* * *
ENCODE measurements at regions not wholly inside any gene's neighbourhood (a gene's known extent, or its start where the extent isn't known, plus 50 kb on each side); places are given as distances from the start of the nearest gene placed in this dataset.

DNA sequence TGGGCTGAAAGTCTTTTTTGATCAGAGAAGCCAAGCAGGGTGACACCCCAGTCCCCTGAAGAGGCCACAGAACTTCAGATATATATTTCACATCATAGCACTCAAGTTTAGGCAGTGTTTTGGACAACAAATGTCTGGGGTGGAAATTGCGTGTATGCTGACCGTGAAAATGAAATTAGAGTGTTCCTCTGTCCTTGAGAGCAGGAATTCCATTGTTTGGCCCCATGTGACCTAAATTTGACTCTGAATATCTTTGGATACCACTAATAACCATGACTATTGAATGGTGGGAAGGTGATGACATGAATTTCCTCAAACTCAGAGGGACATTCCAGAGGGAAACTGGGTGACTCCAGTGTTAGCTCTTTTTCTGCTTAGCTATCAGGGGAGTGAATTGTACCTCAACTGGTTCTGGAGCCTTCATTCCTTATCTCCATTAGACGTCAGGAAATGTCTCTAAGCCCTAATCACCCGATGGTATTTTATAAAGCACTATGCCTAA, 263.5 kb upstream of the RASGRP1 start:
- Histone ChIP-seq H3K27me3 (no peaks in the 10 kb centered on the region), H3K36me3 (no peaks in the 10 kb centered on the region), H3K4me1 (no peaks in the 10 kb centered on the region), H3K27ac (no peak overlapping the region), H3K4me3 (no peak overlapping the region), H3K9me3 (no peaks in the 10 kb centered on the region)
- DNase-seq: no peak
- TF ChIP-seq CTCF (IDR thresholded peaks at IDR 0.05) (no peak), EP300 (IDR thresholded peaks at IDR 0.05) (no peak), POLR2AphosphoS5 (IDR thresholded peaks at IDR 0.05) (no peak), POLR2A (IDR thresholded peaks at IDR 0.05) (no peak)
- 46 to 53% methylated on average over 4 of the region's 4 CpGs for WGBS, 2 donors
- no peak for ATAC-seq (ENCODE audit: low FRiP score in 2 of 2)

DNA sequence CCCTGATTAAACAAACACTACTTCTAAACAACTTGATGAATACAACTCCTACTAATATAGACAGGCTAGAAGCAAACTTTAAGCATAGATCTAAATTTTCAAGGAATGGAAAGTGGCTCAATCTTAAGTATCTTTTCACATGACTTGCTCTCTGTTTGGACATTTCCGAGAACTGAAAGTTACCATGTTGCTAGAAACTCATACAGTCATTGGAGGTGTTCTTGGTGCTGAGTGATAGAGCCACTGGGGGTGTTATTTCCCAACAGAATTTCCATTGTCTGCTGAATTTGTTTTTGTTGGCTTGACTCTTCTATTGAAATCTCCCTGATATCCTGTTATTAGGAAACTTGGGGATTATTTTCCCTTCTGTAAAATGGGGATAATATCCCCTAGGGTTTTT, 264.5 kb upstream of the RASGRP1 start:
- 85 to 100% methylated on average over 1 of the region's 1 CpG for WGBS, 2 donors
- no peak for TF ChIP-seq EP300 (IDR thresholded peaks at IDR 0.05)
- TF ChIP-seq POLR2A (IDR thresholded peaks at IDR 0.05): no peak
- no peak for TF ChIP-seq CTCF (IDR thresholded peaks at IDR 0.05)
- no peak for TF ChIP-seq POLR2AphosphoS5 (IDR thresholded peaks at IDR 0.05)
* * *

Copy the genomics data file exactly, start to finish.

ENCODE measurements at regions not wholly inside any gene's neighbourhood (a gene's known extent, or its start where the extent isn't known, plus 50 kb on each side); places are given as distances from the start of the nearest gene placed in this dataset.

DNA sequence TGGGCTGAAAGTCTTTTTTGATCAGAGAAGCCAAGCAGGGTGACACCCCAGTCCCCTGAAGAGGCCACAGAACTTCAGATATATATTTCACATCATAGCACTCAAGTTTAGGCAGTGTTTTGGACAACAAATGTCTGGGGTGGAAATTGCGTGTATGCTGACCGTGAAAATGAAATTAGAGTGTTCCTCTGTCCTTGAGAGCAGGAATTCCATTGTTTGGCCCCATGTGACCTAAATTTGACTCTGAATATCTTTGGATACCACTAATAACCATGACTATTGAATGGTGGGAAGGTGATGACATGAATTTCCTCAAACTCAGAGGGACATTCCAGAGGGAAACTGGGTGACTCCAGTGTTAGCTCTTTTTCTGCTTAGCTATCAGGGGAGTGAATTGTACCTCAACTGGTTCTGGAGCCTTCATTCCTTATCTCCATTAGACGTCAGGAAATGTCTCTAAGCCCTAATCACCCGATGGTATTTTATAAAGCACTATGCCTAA, 263.5 kb upstream of the RASGRP1 start:
- Histone ChIP-seq H3K27me3 (no peaks in the 10 kb centered on the region), H3K36me3 (no peaks in the 10 kb centered on the region), H3K4me1 (no peaks in the 10 kb centered on the region), H3K27ac (no peak overlapping the region), H3K4me3 (no peak overlapping the region), H3K9me3 (no peaks in the 10 kb centered on the region)
- DNase-seq: no peak
- TF ChIP-seq CTCF (IDR thresholded peaks at IDR 0.05) (no peak), EP300 (IDR thresholded peaks at IDR 0.05) (no peak), POLR2AphosphoS5 (IDR thresholded peaks at IDR 0.05) (no peak), POLR2A (IDR thresholded peaks at IDR 0.05) (no peak)
- 46 to 53% methylated on average over 4 of the region's 4 CpGs for WGBS, 2 donors
- no peak for ATAC-seq (ENCODE audit: low FRiP score in 2 of 2)

DNA sequence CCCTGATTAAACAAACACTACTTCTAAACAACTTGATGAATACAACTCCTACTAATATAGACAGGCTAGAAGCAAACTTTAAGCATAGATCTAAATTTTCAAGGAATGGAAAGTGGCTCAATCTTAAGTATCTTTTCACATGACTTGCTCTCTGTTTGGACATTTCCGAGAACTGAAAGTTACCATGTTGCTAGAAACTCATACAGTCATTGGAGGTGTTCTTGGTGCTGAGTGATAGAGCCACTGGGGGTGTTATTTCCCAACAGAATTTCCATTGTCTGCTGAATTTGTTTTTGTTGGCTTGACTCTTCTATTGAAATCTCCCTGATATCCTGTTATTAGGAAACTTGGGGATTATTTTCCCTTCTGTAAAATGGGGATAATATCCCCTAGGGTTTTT, 264.5 kb upstream of the RASGRP1 start:
- 85 to 100% methylated on average over 1 of the region's 1 CpG for WGBS, 2 donors
- no peak for TF ChIP-seq EP300 (IDR thresholded peaks at IDR 0.05)
- TF ChIP-seq POLR2A (IDR thresholded peaks at IDR 0.05): no peak
- no peak for TF ChIP-seq CTCF (IDR thresholded peaks at IDR 0.05)
- no peak for TF ChIP-seq POLR2AphosphoS5 (IDR thresholded peaks at IDR 0.05)